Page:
Long Time Coming

More vulnerable children and families across Illinois now have access to the cash assistance provided through the Temporary Assistance for Needy Families (TANF) program. A new law extends TANF eligibility to all families living in “deep poverty,” those with incomes below 50% of the federal poverty level (FPL).

Increased access to TANF cash assistance was a long time coming.

PCG advocated for the passage of HB 2383 which was passed by the IL General Assembly in May 2009 (as HB 2383), but the governor postponed the effective date of the bill with an amendatory veto. The bill returned to the General Assembly for a concurrence vote—now as HB 1800—in the October veto session. The bill passed both chambers in October, was signed into law on January 21, 2010, and took effect on July 1, 2010.

Previously, eligibility for TANF assistance had been set at 30% of the FPL ($508.61 per month or $6,103 per year for a family of three). With eligibility at 50% of the FPL, a family of three earning $762.92 per month or $9,155 per year can apply for and receive cash assistance. This means that the 680,000 Illinoisans living in deep poverty, many of whom are children, will have access to some much-needed income support and transitional services. They will be better able to pay for their living expenses—basics like utilities, rent, clothing, and transportation.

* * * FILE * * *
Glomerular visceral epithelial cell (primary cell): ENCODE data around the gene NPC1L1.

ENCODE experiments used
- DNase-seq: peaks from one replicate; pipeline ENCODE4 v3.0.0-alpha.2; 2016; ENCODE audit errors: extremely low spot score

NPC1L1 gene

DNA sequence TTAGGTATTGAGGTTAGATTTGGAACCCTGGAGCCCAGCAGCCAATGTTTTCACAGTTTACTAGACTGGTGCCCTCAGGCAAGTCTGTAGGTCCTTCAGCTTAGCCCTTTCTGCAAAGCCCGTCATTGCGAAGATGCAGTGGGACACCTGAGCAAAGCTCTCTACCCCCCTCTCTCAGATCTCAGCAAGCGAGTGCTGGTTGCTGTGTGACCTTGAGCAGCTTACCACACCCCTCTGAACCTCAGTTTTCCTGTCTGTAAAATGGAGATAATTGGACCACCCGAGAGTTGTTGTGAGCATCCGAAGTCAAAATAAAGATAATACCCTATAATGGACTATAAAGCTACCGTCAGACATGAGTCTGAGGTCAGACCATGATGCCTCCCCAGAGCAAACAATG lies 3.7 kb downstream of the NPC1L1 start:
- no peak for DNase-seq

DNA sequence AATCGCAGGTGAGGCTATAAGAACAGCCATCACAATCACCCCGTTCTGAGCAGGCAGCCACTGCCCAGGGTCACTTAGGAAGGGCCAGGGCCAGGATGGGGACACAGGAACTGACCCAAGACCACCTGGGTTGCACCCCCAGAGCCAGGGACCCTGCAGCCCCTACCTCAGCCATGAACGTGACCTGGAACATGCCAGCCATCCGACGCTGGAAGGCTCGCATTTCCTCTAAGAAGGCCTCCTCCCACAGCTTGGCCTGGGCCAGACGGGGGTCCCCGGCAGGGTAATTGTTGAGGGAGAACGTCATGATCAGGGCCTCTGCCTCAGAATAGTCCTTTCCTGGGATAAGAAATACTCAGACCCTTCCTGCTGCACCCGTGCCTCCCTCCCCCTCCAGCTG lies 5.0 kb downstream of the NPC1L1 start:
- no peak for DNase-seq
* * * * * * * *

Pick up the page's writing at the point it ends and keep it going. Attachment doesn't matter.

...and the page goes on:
Other measures designed to increase access to the TANF program and improve efficiency for children and families include:

  • requiring benefits to be paid within 30 days of the date of application instead of 45 days;
  • making benefits payable from the date of application rather than 30 days after application;
  • allowing applicants 30 days after their application before they are required to participate in work-related activities; and
  • disregarding—once an application is approved—three-fourths instead of two-thirds of a recipient’s earned income in order to encourage employment and keep eligible for limited assistance those families with earned income until their incomes reach the FPL.

Through the Family Violence Option (FVO), previously known in Illinois as the Domestic Violence Exclusion, any program requirement may be waived when compliance would make it more difficult to escape violence, put an individual at further risk of violence, or unfairly penalize an individual who is or has been victimized. HB 1800 extends the FVO to survivors of sexual violence as well.

Expanded access to TANF cash assistance is good news for the hundreds of thousands very low-income families, especially during this time of economic crisis. The new law increases work incentives (an integral component of the TANF program); provides applicants with timely assistance needed to stabilize their lives; and expands crisis assistance for victims of domestic and sexual violence.

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